As Director of Public Works and Environmental Services (DPWES) for Fairfax County, Va., James Patteson leads a large, complex organization of over 900 staff with an annual operating budget over $300 million and a capital improvement program in excess of $3 billion. DPWES includes four distinct business areas: Stormwater Management; Wastewater Management; Solid Waste Management; and Capital Facilities Planning and Development. Key responsibilities include planning, designing, building, and maintaining all the county-owned infrastructure (roads, trails, wastewater and stormwater utilities, bus shelters, and solid waste and transportation facilities); operating and running a 3,400-mile wastewater collection system and a 40 million gallon-per-day treatment plant; and managing the county’s stormwater program and maintaining natural and man-made stormwater assets.
Under Patteson’s leadership, DPWES ensures continued readiness for emergency response and is a first responder to the community. The department is actively involved in mitigation and response and recovery efforts for natural and man-made disasters. Departmental plans are developed, practiced, and utilized for flood response, snow clearing, damage assessment, and debris management. Activation of these plans has been instrumental in the response and recovery to major events such as Snowmaggedon, Snowzilla, and Tropical Storms Lee and Hannah which significantly impacted the county.
In 2016, the county launched Fairfax First, an initiative designed to make the land development review process faster, more consistent, and more predictable. Patteson was a key leader in this effort and worked extensively with industry stakeholders and internal partners to improve the speed, predictability, consistency, and quality of regulatory services. This ensures that Fairfax County retains a competitive advantage for attracting desired development and economic growth.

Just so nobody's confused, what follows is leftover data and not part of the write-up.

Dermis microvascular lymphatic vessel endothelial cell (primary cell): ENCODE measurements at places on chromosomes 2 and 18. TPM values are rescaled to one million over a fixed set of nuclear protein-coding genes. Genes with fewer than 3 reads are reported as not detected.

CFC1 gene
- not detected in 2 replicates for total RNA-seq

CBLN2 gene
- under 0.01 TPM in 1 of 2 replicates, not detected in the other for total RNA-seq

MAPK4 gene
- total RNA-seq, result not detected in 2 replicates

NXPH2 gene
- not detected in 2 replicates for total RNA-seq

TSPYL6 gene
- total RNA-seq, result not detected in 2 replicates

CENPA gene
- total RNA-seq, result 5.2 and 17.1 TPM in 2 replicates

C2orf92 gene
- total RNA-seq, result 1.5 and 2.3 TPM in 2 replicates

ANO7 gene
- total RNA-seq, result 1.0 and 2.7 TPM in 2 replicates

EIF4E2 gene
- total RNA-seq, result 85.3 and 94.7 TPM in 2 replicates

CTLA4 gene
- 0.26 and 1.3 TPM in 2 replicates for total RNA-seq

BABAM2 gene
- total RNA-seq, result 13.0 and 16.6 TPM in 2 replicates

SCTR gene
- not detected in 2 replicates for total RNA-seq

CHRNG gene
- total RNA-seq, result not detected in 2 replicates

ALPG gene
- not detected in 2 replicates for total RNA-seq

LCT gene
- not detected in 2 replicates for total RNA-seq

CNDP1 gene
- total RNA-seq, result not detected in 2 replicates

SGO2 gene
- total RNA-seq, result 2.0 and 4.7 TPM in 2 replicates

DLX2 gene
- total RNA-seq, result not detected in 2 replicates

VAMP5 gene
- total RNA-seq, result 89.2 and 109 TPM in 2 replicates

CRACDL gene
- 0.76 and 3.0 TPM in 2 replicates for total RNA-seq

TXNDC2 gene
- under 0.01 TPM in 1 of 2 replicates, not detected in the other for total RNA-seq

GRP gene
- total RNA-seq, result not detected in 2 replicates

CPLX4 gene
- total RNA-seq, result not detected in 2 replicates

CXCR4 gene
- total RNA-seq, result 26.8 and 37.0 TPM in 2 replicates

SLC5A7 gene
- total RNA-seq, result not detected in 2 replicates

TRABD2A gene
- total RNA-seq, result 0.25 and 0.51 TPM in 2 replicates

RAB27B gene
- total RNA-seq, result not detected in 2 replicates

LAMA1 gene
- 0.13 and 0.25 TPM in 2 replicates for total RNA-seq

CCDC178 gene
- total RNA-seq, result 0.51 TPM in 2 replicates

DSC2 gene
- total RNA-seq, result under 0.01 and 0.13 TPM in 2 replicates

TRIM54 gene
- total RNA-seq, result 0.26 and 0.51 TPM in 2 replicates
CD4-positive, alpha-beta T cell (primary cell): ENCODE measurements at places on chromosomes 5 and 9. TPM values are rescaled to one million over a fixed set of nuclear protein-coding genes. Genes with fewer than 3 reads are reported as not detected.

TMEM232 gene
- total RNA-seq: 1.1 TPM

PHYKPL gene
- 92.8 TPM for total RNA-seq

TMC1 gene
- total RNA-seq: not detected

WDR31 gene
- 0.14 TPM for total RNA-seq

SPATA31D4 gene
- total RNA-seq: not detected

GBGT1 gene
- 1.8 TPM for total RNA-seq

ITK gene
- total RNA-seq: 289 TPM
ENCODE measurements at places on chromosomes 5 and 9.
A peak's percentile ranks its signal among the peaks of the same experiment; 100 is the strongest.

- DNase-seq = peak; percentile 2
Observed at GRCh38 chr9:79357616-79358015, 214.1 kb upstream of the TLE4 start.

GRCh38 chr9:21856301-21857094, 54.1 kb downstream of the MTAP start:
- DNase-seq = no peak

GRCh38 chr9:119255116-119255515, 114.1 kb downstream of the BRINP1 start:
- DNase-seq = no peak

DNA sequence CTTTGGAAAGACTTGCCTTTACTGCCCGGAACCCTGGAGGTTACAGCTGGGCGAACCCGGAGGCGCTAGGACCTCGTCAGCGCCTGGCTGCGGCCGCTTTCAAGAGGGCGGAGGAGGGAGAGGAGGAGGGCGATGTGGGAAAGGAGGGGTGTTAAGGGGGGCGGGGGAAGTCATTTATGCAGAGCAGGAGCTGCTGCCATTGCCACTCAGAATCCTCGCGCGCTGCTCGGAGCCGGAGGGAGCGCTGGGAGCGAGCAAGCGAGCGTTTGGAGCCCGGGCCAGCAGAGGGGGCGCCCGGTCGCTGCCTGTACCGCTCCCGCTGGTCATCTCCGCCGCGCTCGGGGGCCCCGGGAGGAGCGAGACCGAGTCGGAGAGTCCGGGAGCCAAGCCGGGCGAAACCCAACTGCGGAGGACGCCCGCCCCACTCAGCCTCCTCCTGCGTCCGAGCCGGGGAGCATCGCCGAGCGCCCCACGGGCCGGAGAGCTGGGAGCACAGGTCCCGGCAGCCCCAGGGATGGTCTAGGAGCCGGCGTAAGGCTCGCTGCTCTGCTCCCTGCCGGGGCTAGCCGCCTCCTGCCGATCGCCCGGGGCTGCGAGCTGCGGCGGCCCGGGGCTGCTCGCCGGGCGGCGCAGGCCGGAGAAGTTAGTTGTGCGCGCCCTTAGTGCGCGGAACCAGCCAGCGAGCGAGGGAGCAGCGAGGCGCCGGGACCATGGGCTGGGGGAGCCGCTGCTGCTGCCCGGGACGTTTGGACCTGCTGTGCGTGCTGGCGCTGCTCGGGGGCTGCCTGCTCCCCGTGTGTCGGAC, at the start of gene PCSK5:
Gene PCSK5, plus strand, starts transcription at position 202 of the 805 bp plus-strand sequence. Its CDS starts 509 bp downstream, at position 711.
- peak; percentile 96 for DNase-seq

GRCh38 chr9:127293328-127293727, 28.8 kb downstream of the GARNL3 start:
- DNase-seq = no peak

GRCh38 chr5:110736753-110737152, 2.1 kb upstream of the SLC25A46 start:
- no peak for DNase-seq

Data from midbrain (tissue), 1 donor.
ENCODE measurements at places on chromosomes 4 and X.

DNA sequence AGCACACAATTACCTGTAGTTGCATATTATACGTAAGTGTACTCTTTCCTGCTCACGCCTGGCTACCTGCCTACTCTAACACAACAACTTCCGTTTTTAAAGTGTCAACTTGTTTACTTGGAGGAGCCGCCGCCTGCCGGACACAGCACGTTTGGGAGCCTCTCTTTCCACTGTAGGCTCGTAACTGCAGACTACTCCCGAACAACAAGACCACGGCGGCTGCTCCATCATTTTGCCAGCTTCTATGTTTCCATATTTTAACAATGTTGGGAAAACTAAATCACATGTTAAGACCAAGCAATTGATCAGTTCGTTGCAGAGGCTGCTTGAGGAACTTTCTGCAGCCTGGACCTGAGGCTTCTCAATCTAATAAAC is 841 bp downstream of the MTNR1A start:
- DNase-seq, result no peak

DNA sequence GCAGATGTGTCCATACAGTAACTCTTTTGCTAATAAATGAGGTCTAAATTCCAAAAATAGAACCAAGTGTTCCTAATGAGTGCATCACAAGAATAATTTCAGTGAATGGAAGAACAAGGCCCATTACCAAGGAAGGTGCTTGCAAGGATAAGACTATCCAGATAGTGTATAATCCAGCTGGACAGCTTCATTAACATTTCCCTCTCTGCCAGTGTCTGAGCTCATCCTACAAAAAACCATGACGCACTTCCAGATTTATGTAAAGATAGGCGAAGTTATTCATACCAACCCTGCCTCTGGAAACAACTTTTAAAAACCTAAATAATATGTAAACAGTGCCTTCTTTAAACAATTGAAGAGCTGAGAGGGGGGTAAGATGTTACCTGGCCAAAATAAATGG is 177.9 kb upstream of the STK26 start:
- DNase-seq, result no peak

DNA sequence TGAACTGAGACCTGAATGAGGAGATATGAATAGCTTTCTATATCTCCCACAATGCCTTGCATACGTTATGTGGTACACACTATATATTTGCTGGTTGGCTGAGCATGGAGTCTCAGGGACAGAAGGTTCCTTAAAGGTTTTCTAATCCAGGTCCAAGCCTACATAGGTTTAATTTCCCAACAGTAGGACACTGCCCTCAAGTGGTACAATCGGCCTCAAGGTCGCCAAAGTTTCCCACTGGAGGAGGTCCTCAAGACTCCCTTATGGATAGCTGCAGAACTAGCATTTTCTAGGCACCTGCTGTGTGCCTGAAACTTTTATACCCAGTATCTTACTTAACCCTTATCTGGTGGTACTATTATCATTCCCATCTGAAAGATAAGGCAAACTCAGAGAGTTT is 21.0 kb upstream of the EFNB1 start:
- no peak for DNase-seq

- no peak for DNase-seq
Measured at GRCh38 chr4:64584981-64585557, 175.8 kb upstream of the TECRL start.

Larry Schneider has been with the City of Fort Collins for more than 35 years. As Streets Superintendent he coordinates work activities of the Streets Department with other City departments as needed in order to sustain or enhance service levels to the public; develops short-term and long-range plans based on the goals and growth objectives of the department; negotiates and resolves significant and controversial issues; develops and implements goals and objectives as well as policies and procedures; oversees work activities of supervisors to ensure compliance with established policies, procedures, regulations, government laws, city ordinances or codes; and provides leadership for snow operations and emergency management.
Schneider developed a comprehensive “Snow and Ice Control Policy Book” approved by the Fort Collins City Council. This handbook guides responsibilities and ensures planned and orderly snow and ice removal operations. It provides policies for snow operations, outlines snowfighting technologies and strategies, and provides in-depth snowplow route information for snow crew supervisors and plow operators. This handbook also helps educate citizens about the complexities and challenges of snow operations and educates on the efforts to minimize adverse impacts to the environment.
In an effort to evaluate and reduce the impacts of snow operations on the environment, Schneider works directly with the Colorado State University Water Center to monitor deicing chemicals on urban stream quality in terms of chloride concentrations and its impacts on aquatic life. Schneider commissioned the study in 2011 and has continued the research annually. This research has provided valuable information to develop appropriate strategies for reducing the impacts of deicing materials on water quality.
Josh Watkins, P.E.